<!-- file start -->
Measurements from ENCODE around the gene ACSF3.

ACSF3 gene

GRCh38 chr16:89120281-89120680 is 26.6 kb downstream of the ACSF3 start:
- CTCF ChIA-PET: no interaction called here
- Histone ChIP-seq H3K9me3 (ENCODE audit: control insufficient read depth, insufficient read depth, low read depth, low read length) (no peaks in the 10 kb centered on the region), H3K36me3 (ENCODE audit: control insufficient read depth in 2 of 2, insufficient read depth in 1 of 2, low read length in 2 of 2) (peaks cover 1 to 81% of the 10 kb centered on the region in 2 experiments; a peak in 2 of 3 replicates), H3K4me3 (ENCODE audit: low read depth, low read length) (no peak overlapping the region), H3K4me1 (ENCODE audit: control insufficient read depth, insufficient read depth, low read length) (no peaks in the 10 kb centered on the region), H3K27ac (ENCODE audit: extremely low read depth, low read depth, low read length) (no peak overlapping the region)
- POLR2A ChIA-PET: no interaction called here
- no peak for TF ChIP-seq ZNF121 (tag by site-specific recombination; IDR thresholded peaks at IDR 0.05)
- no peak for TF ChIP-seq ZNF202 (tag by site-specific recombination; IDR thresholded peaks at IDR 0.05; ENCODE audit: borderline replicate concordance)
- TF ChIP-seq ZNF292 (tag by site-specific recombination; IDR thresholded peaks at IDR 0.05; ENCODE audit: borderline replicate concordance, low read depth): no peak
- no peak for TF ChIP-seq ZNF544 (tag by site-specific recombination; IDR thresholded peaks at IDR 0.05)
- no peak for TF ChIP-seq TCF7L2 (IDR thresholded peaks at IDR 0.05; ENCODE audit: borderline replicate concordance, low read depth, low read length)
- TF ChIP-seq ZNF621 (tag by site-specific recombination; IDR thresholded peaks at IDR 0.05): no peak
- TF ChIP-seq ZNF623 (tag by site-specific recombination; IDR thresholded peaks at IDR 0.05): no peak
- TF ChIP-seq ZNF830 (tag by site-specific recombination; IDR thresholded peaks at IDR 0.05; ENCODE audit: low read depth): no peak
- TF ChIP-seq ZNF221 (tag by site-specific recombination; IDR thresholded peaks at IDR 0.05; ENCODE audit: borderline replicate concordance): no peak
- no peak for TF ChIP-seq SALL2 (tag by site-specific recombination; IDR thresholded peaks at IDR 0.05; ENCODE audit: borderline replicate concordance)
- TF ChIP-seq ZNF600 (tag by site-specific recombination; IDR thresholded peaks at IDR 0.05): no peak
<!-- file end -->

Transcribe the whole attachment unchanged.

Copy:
Measurements from ENCODE around the gene ACSF3.

ACSF3 gene

GRCh38 chr16:89120281-89120680 is 26.6 kb downstream of the ACSF3 start:
- CTCF ChIA-PET: no interaction called here
- Histone ChIP-seq H3K9me3 (ENCODE audit: control insufficient read depth, insufficient read depth, low read depth, low read length) (no peaks in the 10 kb centered on the region), H3K36me3 (ENCODE audit: control insufficient read depth in 2 of 2, insufficient read depth in 1 of 2, low read length in 2 of 2) (peaks cover 1 to 81% of the 10 kb centered on the region in 2 experiments; a peak in 2 of 3 replicates), H3K4me3 (ENCODE audit: low read depth, low read length) (no peak overlapping the region), H3K4me1 (ENCODE audit: control insufficient read depth, insufficient read depth, low read length) (no peaks in the 10 kb centered on the region), H3K27ac (ENCODE audit: extremely low read depth, low read depth, low read length) (no peak overlapping the region)
- POLR2A ChIA-PET: no interaction called here
- no peak for TF ChIP-seq ZNF121 (tag by site-specific recombination; IDR thresholded peaks at IDR 0.05)
- no peak for TF ChIP-seq ZNF202 (tag by site-specific recombination; IDR thresholded peaks at IDR 0.05; ENCODE audit: borderline replicate concordance)
- TF ChIP-seq ZNF292 (tag by site-specific recombination; IDR thresholded peaks at IDR 0.05; ENCODE audit: borderline replicate concordance, low read depth): no peak
- no peak for TF ChIP-seq ZNF544 (tag by site-specific recombination; IDR thresholded peaks at IDR 0.05)
- no peak for TF ChIP-seq TCF7L2 (IDR thresholded peaks at IDR 0.05; ENCODE audit: borderline replicate concordance, low read depth, low read length)
- TF ChIP-seq ZNF621 (tag by site-specific recombination; IDR thresholded peaks at IDR 0.05): no peak
- TF ChIP-seq ZNF623 (tag by site-specific recombination; IDR thresholded peaks at IDR 0.05): no peak
- TF ChIP-seq ZNF830 (tag by site-specific recombination; IDR thresholded peaks at IDR 0.05; ENCODE audit: low read depth): no peak
- TF ChIP-seq ZNF221 (tag by site-specific recombination; IDR thresholded peaks at IDR 0.05; ENCODE audit: borderline replicate concordance): no peak
- no peak for TF ChIP-seq SALL2 (tag by site-specific recombination; IDR thresholded peaks at IDR 0.05; ENCODE audit: borderline replicate concordance)
- TF ChIP-seq ZNF600 (tag by site-specific recombination; IDR thresholded peaks at IDR 0.05): no peak